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Rivers and Water

The rivers of Mongolia belong to the inland catchment basins of the Arctic Ocean, the Pacific Ocean and Central Asia Inland Basin. The higher and middle Selenge, the biggest river in the country and part of the Yenissei river belongs to the Arctic Ocean drainage basin.

In the northern and western mountainous parts of Mongolia, the water network is of high density. The southern central and south eastern parts of the country have a few rivers and other water resources and they are usually situated in depressions without any outflows.

Mongolia has numerous saltwater and freshwater lakes, which are great for camping, watching bird life, hiking, swimming and fishing. The Great Lakes Depression is situated in the eastern part of the Mongolia Altai and consists of a few hollows with bigger lakes. The largest is the low-lying, saltwater lake Uvs Nuur (covering an area of 3.350 sq.km). The most popular is the magnificent Khovsnol Nuur (2,620 sq.km), the largest fresh-water lake in Central Asia, which contains 65% of Mongolia’s (and 2% of the world’s) fresh water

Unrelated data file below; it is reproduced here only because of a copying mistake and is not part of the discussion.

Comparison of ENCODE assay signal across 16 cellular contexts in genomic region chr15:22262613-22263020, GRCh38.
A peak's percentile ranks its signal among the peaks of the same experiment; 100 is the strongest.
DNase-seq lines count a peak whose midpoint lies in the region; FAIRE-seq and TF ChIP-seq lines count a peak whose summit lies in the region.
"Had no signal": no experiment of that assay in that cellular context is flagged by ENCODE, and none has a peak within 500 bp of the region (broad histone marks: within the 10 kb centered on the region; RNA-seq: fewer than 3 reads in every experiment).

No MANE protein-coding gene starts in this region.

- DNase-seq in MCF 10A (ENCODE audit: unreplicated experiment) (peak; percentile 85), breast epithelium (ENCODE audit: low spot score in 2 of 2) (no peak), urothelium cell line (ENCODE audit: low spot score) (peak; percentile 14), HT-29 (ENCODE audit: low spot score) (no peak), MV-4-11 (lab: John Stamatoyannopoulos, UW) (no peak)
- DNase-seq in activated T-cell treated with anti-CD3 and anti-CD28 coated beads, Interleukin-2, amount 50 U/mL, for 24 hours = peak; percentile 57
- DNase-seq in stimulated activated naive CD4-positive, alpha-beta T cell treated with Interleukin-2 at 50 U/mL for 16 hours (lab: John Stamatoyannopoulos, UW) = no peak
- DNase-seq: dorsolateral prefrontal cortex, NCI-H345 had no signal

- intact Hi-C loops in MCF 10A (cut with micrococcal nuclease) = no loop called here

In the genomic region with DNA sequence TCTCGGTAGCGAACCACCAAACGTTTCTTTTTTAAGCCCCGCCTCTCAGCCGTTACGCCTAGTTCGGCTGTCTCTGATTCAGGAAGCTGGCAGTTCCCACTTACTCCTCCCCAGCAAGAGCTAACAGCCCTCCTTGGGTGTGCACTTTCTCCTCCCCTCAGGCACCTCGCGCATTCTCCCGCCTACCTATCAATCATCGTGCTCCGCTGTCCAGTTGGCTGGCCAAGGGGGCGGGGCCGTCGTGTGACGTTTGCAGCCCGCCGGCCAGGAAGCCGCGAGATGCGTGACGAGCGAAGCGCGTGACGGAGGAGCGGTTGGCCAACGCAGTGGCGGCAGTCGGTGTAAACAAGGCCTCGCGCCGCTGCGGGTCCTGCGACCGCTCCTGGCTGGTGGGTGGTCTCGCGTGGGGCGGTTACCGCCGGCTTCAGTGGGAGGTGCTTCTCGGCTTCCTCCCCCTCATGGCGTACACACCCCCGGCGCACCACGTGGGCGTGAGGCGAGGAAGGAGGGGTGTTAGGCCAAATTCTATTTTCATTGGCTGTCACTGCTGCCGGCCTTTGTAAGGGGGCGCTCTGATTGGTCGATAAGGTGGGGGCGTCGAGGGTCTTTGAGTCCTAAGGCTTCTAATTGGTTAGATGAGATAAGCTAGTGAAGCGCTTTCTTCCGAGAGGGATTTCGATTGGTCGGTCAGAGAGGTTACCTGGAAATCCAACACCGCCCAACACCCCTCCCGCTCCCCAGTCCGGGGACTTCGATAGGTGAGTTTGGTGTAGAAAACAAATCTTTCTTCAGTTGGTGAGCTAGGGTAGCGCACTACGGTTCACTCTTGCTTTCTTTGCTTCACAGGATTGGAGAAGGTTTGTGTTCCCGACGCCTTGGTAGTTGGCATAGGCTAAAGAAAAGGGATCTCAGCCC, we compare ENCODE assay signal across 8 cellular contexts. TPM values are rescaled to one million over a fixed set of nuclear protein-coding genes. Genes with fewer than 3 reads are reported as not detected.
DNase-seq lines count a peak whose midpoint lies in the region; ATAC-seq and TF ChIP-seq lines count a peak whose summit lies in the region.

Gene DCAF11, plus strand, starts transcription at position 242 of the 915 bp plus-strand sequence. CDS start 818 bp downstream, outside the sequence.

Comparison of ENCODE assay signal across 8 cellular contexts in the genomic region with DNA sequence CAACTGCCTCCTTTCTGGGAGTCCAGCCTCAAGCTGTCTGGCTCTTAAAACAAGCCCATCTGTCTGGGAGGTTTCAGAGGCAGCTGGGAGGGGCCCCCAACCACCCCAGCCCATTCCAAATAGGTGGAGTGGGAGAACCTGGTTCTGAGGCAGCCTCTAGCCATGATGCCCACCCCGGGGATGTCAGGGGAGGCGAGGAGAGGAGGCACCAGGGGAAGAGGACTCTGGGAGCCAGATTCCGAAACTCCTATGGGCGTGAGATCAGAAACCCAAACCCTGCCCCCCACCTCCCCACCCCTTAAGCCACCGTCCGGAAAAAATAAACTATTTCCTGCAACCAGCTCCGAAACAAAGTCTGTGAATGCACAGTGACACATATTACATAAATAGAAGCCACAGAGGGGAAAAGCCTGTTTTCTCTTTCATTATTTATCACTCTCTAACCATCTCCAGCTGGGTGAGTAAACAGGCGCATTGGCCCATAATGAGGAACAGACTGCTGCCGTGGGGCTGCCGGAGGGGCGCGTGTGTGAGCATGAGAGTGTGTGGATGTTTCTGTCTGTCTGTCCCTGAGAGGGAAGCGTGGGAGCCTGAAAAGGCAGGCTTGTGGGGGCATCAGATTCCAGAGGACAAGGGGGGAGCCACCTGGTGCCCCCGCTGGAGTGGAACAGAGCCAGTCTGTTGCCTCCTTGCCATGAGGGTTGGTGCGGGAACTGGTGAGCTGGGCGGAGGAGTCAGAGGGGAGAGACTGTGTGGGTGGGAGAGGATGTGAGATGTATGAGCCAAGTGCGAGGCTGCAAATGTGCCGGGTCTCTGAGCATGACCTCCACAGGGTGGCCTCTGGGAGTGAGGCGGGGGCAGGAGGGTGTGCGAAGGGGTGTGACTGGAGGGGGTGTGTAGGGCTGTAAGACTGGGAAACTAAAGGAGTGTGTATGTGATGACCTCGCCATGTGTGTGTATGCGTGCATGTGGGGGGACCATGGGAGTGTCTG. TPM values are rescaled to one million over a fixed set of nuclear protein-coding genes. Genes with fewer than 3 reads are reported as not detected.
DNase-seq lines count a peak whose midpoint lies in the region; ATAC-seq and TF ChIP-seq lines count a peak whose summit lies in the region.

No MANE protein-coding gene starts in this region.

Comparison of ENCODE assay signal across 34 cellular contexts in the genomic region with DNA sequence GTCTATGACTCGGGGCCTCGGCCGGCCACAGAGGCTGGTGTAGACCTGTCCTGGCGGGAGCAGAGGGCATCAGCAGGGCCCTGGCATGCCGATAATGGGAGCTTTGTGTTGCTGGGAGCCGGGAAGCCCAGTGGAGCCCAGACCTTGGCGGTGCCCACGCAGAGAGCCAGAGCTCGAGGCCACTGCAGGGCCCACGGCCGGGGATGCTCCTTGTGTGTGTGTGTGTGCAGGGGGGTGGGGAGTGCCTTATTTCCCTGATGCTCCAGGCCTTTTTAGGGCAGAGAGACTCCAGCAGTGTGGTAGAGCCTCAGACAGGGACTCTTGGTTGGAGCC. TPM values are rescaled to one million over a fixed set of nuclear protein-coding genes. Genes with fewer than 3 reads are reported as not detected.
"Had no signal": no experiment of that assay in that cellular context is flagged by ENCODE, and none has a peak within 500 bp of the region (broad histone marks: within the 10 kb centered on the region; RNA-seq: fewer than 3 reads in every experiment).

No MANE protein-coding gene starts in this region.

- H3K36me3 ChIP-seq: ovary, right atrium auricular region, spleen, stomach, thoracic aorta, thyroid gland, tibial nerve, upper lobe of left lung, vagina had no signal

The Orhon (1,124 kilometers), the Herlen (1,090 kilometers) and the Selenge (539 kilometers) are the largest rivers. On the north slope of Khangai mountains, there is the source of the Selenge Gol, Mongolia’s largest river, which flows northward into Lake Baikal in Siberia. While the river Selenge gol is the largest in terms of water volume, the longest river is the Kherlen Gol in eastern Mongolia.

Other geological and geographical features include underwater and above-ground caves, some with ancient rock paintings; dormant volcanoes: hot and cold mineral springs; the Great Lakes Depression in western Mongolia, the Darkhadyn Khotgor depression west of Khovsgol Nuur, and the Orkhon Khurkhree waterfall. There are waterwalls in the rivers with the source from the Khangai Mountain range. The valley of the rivers is rich in rapids and waterwalls, which occur frequently. The Ulaan Tsutgalan Waterfall on the River Orkhon is one of the biggest Waterfalls in Mongolia.

A strip of land supporting a beaver population between Bulgan soum and Bulgan River of Khovd aimag was initially designated as a protected area in order to protect the beaver and its habitat. Various types of wildlife species inhabit this area. It is also home for very rare wildlife species such as beaver, silver-tipped black sable, stone marten, Mongolian agama, and more.

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